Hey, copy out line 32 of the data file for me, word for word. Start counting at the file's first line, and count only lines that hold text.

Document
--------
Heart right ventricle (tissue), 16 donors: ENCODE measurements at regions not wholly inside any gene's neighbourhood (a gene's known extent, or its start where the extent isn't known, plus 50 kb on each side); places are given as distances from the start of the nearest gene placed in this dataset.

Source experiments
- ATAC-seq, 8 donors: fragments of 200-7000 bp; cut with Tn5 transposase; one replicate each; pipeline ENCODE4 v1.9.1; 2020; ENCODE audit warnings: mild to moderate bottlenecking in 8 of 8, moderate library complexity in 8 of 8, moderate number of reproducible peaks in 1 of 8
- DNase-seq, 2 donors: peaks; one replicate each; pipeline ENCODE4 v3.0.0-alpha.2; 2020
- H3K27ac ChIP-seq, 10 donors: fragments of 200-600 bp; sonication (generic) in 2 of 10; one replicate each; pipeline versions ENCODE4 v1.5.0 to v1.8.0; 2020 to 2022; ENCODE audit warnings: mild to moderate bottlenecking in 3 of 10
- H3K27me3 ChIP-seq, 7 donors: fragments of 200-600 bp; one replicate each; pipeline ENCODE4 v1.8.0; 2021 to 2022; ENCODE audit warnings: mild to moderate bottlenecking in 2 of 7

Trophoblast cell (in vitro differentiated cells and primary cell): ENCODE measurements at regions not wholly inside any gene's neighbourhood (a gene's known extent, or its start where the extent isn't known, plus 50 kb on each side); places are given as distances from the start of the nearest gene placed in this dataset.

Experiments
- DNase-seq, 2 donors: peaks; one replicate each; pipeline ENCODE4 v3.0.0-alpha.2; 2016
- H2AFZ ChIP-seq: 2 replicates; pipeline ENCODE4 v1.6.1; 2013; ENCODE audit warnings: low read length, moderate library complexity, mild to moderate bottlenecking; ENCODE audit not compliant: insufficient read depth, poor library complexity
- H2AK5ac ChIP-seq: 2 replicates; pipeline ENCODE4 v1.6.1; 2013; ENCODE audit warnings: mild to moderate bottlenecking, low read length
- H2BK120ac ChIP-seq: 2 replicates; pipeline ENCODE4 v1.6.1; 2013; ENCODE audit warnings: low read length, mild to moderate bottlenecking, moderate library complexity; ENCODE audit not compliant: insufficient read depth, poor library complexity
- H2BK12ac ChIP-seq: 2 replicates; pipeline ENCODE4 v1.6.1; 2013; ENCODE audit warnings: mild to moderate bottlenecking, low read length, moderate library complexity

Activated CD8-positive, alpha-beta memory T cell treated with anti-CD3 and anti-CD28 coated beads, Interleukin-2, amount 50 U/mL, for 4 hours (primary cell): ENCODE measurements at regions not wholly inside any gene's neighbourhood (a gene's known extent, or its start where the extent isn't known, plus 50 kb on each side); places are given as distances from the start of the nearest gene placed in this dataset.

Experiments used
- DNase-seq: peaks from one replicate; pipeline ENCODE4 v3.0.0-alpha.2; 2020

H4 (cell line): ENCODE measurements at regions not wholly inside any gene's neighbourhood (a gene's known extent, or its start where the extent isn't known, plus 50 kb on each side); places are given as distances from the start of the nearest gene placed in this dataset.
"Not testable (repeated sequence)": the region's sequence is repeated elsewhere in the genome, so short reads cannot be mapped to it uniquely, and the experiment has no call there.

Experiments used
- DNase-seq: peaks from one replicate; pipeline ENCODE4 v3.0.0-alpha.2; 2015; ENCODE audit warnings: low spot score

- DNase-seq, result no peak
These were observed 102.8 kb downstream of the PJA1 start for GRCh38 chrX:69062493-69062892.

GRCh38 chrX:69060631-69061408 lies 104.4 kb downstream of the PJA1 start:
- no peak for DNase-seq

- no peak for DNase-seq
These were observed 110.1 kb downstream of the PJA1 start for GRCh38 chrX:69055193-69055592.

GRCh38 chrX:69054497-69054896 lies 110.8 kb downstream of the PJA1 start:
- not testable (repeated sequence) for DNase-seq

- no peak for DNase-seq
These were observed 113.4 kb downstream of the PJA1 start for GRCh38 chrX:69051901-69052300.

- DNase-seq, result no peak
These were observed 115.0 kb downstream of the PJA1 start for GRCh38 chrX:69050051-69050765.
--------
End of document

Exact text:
These were observed 115.0 kb downstream of the PJA1 start for GRCh38 chrX:69050051-69050765.